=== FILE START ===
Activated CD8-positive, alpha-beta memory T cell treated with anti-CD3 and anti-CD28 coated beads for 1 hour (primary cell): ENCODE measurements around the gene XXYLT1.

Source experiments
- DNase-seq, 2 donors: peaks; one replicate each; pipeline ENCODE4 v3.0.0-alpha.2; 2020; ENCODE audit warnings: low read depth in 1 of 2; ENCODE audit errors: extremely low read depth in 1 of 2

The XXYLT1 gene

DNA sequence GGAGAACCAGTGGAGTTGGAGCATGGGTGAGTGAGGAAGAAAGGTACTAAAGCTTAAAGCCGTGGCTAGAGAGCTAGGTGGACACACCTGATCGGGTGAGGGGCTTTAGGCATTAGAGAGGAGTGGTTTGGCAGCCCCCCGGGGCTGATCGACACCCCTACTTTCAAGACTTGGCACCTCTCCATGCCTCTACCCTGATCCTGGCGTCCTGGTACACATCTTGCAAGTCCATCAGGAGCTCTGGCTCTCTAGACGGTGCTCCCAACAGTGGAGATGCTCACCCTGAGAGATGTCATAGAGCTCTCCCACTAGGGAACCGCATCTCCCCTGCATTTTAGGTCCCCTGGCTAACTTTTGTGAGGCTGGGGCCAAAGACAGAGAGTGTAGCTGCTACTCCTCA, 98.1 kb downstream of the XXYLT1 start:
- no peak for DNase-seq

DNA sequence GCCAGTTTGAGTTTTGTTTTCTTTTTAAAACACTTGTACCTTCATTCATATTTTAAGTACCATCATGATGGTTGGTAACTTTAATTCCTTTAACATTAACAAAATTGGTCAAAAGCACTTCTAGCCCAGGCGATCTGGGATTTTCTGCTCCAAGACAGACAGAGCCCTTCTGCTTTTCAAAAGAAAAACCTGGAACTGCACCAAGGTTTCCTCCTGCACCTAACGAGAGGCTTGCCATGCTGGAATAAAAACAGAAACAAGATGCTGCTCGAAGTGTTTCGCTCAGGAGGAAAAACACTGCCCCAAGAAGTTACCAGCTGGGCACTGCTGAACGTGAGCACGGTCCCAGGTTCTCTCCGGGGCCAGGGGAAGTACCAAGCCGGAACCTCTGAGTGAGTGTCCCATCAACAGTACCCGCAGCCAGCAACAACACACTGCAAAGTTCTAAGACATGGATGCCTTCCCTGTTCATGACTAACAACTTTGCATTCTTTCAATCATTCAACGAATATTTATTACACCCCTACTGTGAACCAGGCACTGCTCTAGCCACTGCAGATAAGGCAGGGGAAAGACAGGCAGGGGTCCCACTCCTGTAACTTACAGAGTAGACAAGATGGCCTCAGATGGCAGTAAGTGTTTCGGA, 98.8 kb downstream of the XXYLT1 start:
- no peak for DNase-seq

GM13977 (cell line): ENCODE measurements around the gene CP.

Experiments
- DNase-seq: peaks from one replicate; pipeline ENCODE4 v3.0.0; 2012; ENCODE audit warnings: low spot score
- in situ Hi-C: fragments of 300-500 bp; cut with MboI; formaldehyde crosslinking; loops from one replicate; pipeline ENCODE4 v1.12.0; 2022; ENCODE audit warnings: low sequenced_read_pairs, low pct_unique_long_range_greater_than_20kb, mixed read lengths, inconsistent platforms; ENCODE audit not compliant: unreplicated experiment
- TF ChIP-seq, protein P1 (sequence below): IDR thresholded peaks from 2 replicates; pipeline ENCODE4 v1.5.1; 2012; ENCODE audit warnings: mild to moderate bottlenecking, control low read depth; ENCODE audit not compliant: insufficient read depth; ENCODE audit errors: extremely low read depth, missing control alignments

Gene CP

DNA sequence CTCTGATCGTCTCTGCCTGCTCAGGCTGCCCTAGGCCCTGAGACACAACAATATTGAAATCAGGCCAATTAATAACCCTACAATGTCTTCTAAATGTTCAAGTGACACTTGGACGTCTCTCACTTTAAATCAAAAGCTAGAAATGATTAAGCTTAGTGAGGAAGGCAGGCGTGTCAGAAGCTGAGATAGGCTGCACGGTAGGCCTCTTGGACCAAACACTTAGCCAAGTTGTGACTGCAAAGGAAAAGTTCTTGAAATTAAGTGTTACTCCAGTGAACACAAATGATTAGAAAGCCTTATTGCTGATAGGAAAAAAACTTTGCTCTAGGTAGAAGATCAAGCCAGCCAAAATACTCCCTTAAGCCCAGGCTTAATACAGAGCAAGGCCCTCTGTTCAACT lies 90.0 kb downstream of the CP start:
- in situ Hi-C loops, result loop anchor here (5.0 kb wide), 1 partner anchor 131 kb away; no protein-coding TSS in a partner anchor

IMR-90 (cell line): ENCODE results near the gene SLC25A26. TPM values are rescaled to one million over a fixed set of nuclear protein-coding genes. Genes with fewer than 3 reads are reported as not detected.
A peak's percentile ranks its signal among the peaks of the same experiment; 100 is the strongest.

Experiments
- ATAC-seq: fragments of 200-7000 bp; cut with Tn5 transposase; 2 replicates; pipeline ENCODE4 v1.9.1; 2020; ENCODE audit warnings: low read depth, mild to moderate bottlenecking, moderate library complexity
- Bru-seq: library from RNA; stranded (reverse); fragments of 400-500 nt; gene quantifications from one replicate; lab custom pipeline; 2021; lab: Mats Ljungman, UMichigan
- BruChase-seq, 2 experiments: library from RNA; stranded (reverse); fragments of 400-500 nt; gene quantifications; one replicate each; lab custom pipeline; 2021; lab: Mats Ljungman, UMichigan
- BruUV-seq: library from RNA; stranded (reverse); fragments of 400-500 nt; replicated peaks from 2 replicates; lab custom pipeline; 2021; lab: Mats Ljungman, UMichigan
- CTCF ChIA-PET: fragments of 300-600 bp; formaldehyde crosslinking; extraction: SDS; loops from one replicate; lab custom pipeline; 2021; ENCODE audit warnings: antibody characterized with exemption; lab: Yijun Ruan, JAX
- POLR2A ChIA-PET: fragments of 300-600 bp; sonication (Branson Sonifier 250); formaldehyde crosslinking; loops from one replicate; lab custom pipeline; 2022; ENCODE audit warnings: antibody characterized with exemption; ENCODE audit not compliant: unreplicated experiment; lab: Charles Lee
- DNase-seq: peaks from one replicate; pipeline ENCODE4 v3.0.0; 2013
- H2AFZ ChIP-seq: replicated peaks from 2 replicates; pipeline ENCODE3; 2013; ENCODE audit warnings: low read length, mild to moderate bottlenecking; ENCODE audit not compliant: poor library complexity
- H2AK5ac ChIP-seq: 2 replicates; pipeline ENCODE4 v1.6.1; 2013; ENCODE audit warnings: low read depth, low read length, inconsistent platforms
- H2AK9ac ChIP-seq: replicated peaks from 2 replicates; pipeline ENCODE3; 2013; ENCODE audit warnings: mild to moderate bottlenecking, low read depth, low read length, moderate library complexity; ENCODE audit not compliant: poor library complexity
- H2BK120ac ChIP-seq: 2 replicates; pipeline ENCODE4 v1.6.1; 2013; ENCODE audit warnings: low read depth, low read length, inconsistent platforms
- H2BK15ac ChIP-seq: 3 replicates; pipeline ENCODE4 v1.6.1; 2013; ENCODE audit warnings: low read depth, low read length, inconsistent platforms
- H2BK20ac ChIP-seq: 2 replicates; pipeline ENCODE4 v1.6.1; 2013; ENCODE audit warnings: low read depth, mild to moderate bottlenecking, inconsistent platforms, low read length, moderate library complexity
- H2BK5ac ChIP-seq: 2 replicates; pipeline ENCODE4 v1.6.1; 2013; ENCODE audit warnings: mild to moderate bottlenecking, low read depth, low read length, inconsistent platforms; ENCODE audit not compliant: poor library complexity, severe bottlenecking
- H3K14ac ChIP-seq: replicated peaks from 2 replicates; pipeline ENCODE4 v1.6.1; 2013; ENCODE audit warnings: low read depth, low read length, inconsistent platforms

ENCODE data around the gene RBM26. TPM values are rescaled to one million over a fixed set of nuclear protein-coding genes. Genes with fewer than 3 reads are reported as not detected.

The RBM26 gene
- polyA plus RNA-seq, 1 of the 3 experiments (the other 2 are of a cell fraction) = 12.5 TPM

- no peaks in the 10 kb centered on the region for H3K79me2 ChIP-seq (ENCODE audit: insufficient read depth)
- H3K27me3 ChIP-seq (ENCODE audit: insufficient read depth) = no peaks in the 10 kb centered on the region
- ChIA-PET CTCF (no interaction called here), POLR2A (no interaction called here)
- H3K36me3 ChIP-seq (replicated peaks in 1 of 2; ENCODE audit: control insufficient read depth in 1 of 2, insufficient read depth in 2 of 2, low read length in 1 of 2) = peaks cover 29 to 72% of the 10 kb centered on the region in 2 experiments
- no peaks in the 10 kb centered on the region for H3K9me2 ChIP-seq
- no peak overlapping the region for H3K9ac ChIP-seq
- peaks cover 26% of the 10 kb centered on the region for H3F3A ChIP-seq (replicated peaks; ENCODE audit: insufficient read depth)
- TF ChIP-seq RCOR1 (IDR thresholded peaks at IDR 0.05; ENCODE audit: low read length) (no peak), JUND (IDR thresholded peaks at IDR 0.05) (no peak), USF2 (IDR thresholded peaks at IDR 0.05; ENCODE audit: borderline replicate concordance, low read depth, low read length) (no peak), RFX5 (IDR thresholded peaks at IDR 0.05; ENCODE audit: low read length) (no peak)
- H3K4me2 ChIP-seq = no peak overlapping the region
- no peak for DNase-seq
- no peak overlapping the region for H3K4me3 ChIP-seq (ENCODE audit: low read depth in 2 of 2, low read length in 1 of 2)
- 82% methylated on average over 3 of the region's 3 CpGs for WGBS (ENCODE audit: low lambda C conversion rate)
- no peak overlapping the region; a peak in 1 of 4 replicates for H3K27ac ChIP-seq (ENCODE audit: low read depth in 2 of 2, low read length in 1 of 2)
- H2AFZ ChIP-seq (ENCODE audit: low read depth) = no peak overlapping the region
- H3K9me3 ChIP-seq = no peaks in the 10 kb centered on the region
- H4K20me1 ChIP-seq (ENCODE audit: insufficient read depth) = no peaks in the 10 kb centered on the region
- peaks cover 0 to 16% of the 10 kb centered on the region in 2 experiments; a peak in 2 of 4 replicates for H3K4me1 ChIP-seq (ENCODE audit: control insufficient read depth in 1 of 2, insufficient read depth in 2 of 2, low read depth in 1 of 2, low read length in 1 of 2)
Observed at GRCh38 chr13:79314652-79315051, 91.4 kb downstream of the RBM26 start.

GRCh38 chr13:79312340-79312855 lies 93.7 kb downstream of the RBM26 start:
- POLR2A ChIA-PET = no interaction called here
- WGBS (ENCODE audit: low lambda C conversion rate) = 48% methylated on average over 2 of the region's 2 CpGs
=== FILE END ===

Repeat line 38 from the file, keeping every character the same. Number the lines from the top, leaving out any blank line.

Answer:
- no peaks in the 10 kb centered on the region for H3K79me2 ChIP-seq (ENCODE audit: insufficient read depth)